The flu and COVID-19 – do I still need my flu shot?

Posted: Mar 08 2022

Although we have seen fewer cases of the flu over the past 2 years, influenza is still a highly contagious respiratory illness, and can be especially serious for some people.

We spoke to Matt Boulter, Pharmacist from TerryWhite Chemmart Compounding about the flu shot vaccine and COVID-19 booster. “It’s perfectly fine to have the flu shot vaccine at the same time as COVID-19 booster. It’s a good idea to maximise our protection, particularly as we come into winter. With international boarders reopening and mask mandates easing, this will circulate influenza more this year than in previous.”

"We’ve done a good job of protecting each other and ourselves from COVID-19, now we need to do the same against influenza and get a flu shot. Especially for those of us around people at higher risk, family members or the elderly."

While all everyone are encouraged to receive a flu vaccination each year, it is strongly suggested that individuals in the below groups are vaccinated against the flu:

  • People with underlying health conditions
  • Young children
  • The elderly
  • Pregnant women (and their family members)
  • People who could pass the flu on to people at risk of complications
  • Workers providing essential services or in high risk of transmission settings

Flu vaccinations are also mandatory for individuals who are visiting aged care facilities, along with two doses of a recognised COVID-19 vaccination and booster, within four weeks of becoming eligible, from 29 January 2022 (SA Government).

The flu and COVID-19

“We need to remember they’re 2 different viruses with no overlap protection between either one; COVID-19 vaccinations won’t protect against influenza, and vice versa,” says Matt, Pharmacist at TerryWhite.

While the flu vaccine won’t prevent you from contracting COVID-19, it will help reduce the severity and spread of the flu. Plus, many of the steps to protect yourself against the flu will help to protect yourself and others against COVID-19, such as practicing good hand hygiene, staying home if you are unwell, getting tested and being up to date with vaccinations and boosters.

Your doctor can advise how long you need to wait after getting your flu vaccination before getting further vaccinations.

To avoid becoming unwell with the flu:

  • Get your flu shot
    The best way to prevent the flu is to get vaccinated before the flu season starts, aiming for April. It is important to get your flu shot every year, as the most common strains change annually, with the vaccine also changing each year to match these strains1.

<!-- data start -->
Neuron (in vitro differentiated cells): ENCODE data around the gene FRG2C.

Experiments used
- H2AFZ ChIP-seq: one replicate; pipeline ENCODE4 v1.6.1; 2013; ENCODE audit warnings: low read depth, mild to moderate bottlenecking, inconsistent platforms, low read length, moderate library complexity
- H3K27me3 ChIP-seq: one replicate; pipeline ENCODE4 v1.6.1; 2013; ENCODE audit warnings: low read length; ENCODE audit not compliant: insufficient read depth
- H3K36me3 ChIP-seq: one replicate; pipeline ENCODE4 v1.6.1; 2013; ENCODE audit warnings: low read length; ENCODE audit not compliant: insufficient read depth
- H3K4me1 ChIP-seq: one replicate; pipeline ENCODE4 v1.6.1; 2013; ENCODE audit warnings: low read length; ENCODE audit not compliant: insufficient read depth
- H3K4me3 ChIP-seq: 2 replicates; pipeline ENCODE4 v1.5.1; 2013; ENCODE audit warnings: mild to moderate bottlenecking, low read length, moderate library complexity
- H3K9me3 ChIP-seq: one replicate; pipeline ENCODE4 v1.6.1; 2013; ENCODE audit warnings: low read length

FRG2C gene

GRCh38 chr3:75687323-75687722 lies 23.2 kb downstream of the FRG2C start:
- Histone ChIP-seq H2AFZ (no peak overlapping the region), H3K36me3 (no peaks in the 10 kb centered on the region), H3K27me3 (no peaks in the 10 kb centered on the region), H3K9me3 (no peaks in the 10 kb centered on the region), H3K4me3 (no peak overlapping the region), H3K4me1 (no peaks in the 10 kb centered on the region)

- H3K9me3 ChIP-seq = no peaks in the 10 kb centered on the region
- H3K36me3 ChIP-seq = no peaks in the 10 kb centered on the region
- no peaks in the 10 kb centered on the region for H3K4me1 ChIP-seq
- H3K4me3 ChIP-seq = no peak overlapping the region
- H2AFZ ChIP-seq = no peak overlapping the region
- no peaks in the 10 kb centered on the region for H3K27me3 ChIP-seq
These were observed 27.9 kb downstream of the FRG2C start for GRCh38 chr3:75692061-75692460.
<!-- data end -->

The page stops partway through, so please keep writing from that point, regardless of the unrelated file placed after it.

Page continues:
• Wash your hands
    Wash your hands for at least 20 seconds to completely get rid of flu-causing germs. Remember to wash the back of your hands, in between your fingers and underneath your fingernails. Using an alcohol-based antibacterial hand sanitiser is also very effective if you’re out and about and can’t wash your hands with soap and water.
  • Cover your mouth and nose
    Use a tissue to cough or sneeze when you’re unwell, and immediately bin your tissue. Cough into your elbow if you do not have a tissue handy.
  • Avoid touching your eyes, nose and mouth
    Germs are often spread when a person touches something that is contaminated with germs and then touches their eyes, nose or mouth.
  • Stay home if unwell
    If you feel unwell, it’s best to stay home and rest to prevent infecting others.
  • Get tested
    COVID-19 and the flu share some similar symptoms so it’s important to monitor your symptoms, get a COVID test and follow advice and directions from health authorities.
  • Maintain a healthy lifestyle
    It’s important to maintain a healthy lifestyle all year round, through good nutrition, plenty of fluids, adequate sleep and regular exercise.

If you have questions about influenza, COVID-19, or getting vaccinations, visit the SA Health website or speak with your GP.

Free Flu Shots

Conveniently access your free flu shot at selected Health Partners participating pharmacies across South Australia from 1 March until 31 August 2024.

Learn more

1Australian Government Department of Health 2020 , Flu (influenza) immunisation service, Department of Health, <>

Posted: Mar 08 2022


The information contained here is of a general nature and does not take into account your personal medical situation. The information is not a substitute for independent professional medical advice and is not intended to diagnose, treat, cure or prevent any disease or used for therapeutic purposes. Should you require specific medical information, please seek advice from your healthcare practitioner. Health Partners does not accept any liability for any injury, loss or damage incurred by use of or reliance on the information provided. While we have prepared the information carefully, we can’t guarantee that it is accurate, complete or up-to-date. And while we may mention goods or services provided by others, we aren’t specifically endorsing them and can’t accept responsibility for them.

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